The result: The beef cattle industry is alive and well, but many ocean fisheries are rapidly depleting.

As usual, that which is counterintuitive often prevails, and as is also usual, we should have known.

Here’s what God says about environmental stewardship in the Book of Genesis:

Then God said, “Let us make man in our image, after our likeness. And let them have dominion over the fish of the sea and over the birds of the heavens and over the livestock and over all the earth and over every creeping thing that creeps on the earth.”

The word dominion tends to make many of us uncomfortable, particularly environmentalists. But God is not talking about rapacious, exploitative eco-destruction. He is talking about fruitful and productive stewardship through ownership. After all, this is His creation.

The fact that God calls us to dominion (as displayed “in his image”) indicates that successful stewardship will only come when we exhibit overarching sovereignty and control. God does not tell us to cohabitate with the animals and feed them butter and bread with sugar sprinkl ed on top. He does not tell us to merely observe his creation and then go about our normal “human” business (though observation is indeed a marvelous thing). We are not to be mere spectators, or even mere protectors. Rather, God calls us to active ownership of creation by which we can take control of it and transform it for the better.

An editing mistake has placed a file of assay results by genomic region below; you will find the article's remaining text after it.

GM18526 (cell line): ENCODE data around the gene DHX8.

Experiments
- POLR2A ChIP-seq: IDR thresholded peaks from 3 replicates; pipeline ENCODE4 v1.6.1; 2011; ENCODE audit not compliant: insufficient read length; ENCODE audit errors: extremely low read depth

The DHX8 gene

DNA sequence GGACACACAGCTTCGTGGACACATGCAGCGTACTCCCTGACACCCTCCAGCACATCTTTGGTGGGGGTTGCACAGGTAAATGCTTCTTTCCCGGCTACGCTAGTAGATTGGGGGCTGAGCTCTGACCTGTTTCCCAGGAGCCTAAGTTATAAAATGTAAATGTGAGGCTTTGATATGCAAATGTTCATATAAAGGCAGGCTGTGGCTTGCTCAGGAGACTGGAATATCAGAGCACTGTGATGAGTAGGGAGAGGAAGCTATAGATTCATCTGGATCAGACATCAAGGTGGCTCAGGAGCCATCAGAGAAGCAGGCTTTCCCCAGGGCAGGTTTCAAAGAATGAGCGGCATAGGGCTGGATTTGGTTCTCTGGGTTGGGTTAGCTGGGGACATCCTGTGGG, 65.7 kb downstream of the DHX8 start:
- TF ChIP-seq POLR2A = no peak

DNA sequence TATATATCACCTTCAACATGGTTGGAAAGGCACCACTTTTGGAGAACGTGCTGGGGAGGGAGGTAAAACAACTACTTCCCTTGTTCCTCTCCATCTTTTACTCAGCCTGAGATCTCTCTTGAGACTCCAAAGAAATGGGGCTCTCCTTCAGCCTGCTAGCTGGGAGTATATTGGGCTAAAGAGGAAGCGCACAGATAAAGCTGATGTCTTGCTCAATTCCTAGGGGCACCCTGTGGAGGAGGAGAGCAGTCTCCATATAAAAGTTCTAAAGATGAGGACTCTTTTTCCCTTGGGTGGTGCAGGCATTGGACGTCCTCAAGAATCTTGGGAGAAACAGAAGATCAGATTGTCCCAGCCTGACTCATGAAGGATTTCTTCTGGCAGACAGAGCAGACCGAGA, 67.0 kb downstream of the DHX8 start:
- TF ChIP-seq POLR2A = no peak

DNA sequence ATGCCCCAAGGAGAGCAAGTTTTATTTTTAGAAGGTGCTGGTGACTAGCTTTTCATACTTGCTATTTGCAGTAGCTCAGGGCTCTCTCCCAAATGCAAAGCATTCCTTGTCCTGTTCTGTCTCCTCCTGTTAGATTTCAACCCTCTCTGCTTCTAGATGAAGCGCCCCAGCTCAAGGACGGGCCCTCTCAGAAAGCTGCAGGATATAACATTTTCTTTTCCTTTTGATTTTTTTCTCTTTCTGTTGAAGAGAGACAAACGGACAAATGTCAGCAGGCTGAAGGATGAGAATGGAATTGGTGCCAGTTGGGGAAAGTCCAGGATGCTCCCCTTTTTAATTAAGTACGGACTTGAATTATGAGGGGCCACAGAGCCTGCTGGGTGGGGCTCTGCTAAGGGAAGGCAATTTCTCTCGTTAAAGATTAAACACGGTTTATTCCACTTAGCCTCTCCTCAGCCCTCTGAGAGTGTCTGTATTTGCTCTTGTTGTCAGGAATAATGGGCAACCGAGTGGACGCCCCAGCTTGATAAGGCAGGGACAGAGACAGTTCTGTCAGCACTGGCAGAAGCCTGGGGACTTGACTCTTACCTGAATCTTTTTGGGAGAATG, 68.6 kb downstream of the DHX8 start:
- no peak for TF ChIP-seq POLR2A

As Hayward notes, the value of property rights has already gained increasing prominence in economics, and I join him in hoping that it trickles into the green movement.

But why, I would ask, is the church so late to recognizing the value of property rights in its own environmental undertakings? Why, with the creation story’s common theme of dominion, are we not promoting such value more directly and adamantly as a community of Christian creators, stewards, and transformers?

The rest of the world has an excuse. We, however, are risking a day when God says, “I told you so.”